Alex Salmond has claimed people are “laughing” at Nicola Sturgeon, accusing the First Minister of “stumbling incoherence” on trans rights. Mr Salmond told Ms Sturgeon to “get off this issue”, warning that her position would become “untenable” if she were to carry on pressing ahead with it. The issue was thrown into the spotlight when the Government used its veto to block Ms Sturgeon’s Gender Recognition Reform (Scotland) Bill.
The legislation, passed by Holyrood in December 2022, would have removed the requirement for trans people to have a medical diagnosis before obtaining a certificate confirming their preferred gender.
But Mr Salmond – the former leader of the SNP – told Times Radio that Scottish support is “divided” over the issue, warning that if she continues to fight the battle over the gender reforms “then it’ll be a hill to die on and it’s not the hill to die on”.
When asked if Ms Sturgeon’s position is still tenable, he said: “At this stage, yes. But if you continue to conduct the argument about Scottish self-determination, Scottish independence, having this issue [gender self-ID] as the touch point and the conflict between Westminster then it would be untenable.
“You must get off this issue and onto issues where the Scottish parliament has vast and overwhelming support like the fuel poverty in our land of energy plenty, like the European issue, and like Scotland’s essential right to self-determination.
“These are the issues where you should be battling with Westminster, where Scotland, by majority, is right behind you.
“Not an issue where Scottish support is a) divided and b) that division of opinion is against you rather than for you.”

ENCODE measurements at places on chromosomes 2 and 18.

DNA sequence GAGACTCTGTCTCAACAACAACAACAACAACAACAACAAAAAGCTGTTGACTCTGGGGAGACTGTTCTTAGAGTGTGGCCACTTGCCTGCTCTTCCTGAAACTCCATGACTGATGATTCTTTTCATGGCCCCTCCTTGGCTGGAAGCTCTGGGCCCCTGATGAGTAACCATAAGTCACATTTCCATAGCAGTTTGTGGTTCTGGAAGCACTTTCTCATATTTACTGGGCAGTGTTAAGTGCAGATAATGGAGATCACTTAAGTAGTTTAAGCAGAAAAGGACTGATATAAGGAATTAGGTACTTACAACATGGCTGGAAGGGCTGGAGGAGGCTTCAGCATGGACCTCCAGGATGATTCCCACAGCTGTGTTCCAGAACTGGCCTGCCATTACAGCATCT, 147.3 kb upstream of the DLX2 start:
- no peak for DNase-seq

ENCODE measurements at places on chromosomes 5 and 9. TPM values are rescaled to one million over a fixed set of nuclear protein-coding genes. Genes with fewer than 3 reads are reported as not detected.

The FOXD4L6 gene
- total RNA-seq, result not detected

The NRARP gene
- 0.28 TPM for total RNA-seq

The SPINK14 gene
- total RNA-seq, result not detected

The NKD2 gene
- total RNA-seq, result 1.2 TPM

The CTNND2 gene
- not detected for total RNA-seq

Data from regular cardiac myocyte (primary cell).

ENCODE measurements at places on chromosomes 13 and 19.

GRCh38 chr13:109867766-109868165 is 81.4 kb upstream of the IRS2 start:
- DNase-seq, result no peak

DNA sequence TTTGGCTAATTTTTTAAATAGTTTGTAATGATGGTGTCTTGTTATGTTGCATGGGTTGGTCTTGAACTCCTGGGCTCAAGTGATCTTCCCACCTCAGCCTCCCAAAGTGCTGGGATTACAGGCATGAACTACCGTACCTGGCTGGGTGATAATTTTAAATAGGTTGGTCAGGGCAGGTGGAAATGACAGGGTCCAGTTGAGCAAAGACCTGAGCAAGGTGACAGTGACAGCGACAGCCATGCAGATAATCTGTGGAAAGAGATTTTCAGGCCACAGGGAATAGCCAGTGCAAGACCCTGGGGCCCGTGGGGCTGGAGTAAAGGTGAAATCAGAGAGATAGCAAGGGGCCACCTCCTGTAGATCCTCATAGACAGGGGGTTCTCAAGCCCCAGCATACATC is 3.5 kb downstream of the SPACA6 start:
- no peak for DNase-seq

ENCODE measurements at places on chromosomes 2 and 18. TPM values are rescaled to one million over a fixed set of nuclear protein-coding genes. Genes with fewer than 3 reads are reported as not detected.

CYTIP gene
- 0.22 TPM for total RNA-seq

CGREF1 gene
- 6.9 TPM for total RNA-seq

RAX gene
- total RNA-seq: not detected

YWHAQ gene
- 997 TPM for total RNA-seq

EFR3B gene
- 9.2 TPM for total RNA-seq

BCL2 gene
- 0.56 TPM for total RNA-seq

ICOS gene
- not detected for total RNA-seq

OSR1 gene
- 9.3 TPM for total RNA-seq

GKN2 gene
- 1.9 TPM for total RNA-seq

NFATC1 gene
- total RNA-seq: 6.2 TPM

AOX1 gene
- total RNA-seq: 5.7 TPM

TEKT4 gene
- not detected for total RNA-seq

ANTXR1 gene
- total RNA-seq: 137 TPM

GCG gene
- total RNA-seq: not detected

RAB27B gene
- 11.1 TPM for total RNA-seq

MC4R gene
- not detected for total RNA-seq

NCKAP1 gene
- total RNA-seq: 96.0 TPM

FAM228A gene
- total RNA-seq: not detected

Westminster’s decision to block the bill from going for royal assent is the first time the veto has been used.
The row escalated further after trans woman Isla Bryson was sentenced for two rapes that were committed prior to her gender change.
The former SNP leader described the row as “self-indulgent nonsense”.
Scottish Trans has said the current requirements for applying for a Gender Recognition Certificate are overly laborious, saying: “The time, evidence, and money required, as well as the emotional toll of potentially having an application rejected, mean that many trans people do not apply – even those who have otherwise ‘completed’ every other aspect of their transition.”
It adds: “This is very frustrating for many trans men and women who find that this slow, bureaucratic process is preventing them from otherwise just getting on with their lives.
“Many trans people know they are trans a long time before they socially, medically, and legally transition, and do not make the choice to do so lightly.
“Requiring at least two years of evidence is then an excessively long and arbitrary amount of time to ensure that someone is certain they want to change their legal sex, especially as they also have to make a statutory declaration as part of the process.”
But critics say the law undermines sexual equality and poses a risk to women’s safety.